SENDING ME A LETTER TO TELL ME YOU LIKED THE
GAME EVEN THOUGH YOU DIDN'T FEEL LIKE YOU
OUGHT TO PAY FOR IT. (YOU MIGHT SEND A COPY
TO EA TOO). I REALLY DO CARE MORE ABOUT
WHETHER PEOPLE LIKE MY STUFF THAN WHETHER I
MAKE MONEY. WE'LL GET BY SOMEHOW."
posted by Asimo at 4:44 PM on January 15, 2013 [8 favorites]


a crusty old terminal

Worth pointing out that these terminals, in most cases, were shiny and fresh at the time.

Even flickery 12" green screens were new, once.
posted by Malor at 4:48 PM on January 15, 2013 [1 favorite]


Whoa, a computer built into a desk?

Those were in the days when they didn't have to think about readjusting every possible thing for proper ergonomic posture so that someone wouldn't file a worker's compensation claim. You sat at that desk, and you liked it.
posted by SpacemanStix at 4:56 PM on January 15, 2013 [1 favorite]


The best consoles have built-in ashtrays.
posted by RobotVoodooPower at 6:05 PM on January 15, 2013 [8 favorites]


I've done this (buried easter eggs in code that only crackers/hexers would see) a few times, but the stupid thing is that I can't remember what titles or what messages I put them in. It was a LONG time ago. Except one.

Late 80s I was on a team that made some Sesame Street Learning titles through Hi-Tech Expressions, and as part of the INSTALL.BAT on-a-floppy process that was fairly standard at the time there was a couple of conditional statements in the batch file that would copy things to the user's hard drive at C or D depending on their choice, and then offer to launch the program. BAT files were fairly reliable, but it was the case that there were some OEM versions of DOS or DOS-like operating systems that wouldn't interpret the BAT file correctly and would start executing code directly following a hard GOTO.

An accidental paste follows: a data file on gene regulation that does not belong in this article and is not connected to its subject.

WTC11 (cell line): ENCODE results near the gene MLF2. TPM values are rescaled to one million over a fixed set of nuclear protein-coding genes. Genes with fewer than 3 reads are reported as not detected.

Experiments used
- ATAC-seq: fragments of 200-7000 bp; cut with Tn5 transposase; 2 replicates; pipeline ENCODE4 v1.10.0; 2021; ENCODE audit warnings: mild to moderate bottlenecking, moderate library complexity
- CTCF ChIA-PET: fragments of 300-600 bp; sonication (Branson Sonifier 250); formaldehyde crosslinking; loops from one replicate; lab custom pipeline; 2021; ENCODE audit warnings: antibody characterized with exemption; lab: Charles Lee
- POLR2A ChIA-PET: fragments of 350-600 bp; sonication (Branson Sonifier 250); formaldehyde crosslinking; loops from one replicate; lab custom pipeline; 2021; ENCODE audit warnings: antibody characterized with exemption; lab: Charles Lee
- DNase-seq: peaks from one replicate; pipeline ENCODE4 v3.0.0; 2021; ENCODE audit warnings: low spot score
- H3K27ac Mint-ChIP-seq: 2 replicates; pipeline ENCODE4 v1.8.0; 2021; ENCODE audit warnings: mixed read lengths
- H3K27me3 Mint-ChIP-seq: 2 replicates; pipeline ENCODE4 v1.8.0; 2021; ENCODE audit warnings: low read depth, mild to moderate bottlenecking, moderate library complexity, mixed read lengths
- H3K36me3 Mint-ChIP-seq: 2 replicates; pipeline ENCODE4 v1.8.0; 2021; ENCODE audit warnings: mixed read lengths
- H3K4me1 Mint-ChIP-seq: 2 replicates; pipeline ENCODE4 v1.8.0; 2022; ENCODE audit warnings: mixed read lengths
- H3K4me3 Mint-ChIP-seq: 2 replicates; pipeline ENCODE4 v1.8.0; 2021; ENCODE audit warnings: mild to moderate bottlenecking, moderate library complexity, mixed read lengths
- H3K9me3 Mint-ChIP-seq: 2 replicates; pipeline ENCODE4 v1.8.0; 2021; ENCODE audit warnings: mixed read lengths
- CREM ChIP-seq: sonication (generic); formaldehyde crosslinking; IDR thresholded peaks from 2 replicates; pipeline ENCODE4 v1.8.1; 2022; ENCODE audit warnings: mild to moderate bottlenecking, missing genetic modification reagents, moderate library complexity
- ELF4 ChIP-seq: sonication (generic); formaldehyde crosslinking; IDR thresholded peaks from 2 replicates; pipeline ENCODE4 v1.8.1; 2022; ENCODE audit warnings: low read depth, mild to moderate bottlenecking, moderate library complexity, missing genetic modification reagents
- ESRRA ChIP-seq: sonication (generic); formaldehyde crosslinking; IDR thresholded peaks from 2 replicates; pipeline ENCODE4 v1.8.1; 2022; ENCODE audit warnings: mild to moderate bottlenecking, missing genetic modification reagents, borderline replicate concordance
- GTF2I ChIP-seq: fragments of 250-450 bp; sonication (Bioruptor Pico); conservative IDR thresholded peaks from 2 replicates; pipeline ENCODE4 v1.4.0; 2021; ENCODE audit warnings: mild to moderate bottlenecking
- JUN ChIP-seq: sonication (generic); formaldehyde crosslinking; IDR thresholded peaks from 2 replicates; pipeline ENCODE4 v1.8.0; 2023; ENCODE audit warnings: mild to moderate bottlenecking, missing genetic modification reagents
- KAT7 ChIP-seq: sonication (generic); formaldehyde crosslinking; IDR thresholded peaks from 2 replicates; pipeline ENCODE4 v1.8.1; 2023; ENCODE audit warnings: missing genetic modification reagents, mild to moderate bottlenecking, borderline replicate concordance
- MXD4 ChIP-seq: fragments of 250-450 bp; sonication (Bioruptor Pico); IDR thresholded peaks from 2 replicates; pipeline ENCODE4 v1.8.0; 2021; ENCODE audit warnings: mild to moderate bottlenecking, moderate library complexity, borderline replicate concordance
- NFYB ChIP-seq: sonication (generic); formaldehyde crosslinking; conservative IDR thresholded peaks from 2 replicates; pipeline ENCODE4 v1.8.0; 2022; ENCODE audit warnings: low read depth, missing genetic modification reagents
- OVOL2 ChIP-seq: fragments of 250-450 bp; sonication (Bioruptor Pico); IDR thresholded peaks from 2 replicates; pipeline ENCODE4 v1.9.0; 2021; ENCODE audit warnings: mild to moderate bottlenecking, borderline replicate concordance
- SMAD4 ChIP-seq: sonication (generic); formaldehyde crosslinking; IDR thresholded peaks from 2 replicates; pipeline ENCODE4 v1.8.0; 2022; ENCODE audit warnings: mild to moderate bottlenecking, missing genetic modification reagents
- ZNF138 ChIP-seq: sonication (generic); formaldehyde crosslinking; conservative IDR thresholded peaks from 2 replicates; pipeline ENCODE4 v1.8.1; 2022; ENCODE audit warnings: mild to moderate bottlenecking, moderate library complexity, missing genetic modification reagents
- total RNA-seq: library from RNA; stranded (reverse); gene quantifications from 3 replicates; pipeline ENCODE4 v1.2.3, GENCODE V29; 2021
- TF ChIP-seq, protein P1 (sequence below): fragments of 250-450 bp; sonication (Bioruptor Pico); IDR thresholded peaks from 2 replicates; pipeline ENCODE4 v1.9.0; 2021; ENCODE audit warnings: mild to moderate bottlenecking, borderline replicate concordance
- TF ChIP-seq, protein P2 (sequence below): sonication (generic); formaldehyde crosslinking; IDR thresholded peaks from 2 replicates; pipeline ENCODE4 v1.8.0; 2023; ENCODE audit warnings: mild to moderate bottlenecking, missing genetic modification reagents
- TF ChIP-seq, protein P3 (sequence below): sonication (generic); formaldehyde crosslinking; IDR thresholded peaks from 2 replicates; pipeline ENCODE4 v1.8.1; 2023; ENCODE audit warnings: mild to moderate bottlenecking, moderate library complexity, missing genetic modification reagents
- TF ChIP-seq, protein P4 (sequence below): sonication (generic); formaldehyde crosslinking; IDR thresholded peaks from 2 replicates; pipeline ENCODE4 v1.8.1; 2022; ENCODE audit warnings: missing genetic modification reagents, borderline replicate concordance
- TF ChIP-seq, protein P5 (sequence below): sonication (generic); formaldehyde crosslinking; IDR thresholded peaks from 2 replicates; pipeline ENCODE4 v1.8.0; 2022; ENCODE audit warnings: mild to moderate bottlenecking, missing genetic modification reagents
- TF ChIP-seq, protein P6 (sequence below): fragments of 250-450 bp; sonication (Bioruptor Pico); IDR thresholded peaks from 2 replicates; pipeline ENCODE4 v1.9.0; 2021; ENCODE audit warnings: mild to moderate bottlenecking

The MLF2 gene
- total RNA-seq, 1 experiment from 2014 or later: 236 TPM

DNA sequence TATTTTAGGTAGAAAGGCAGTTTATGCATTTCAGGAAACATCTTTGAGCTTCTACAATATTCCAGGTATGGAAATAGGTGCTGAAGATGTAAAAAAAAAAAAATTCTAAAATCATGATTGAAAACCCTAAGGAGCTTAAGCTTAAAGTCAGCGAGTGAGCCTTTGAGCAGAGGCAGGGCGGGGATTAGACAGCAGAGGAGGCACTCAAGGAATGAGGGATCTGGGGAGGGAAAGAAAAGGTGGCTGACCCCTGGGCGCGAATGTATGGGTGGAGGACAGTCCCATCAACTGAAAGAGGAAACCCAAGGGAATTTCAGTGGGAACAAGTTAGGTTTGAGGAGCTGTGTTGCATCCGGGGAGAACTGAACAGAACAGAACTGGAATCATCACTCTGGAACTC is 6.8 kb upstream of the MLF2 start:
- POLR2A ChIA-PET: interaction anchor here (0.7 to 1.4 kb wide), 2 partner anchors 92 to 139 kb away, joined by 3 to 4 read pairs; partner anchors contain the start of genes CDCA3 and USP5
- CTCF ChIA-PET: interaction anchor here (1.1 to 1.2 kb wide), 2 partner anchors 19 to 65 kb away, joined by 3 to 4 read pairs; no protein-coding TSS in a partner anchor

You can imagine what is coming next, I'm sure.

I don't know what possessed me to put this line of code in the batch file after a GOTO
    ECHO MS-DOS SUCKS
So... of course... it fucked up, and we got a letter. I got an official reprimand in my personnel file. And an unofficial laugh out of the company president.
posted by seanmpuckett at 6:56 PM on January 15, 2013 [10 favorites]


I remember poking through the files for Grand Theft Auto III and finding a string reading "AARON IS TOO CHICKEN TO EAT MEAT!".
posted by dunkadunc at 7:25 PM on January 15, 2013


I don't think we called them "Easter eggs" then, though.

The providence of the term "easter egg," as I remember it, originates from the Katz/Kunkel/Worley series of gaming publications, and I think goes all the way back to the first one, Electronic Games itself, which would make it quite old, preceding the NES by several years. I seem to remember its successor, VG&CE, picking it up from there.
posted by JHarris at 9:41 PM on January 15, 2013 [2 favorites]


Does anyone know if Dave Staugas still loves Bea Hablig?
posted by doop at 11:46 PM on January 15, 2013


> Whoa, a computer built into a desk?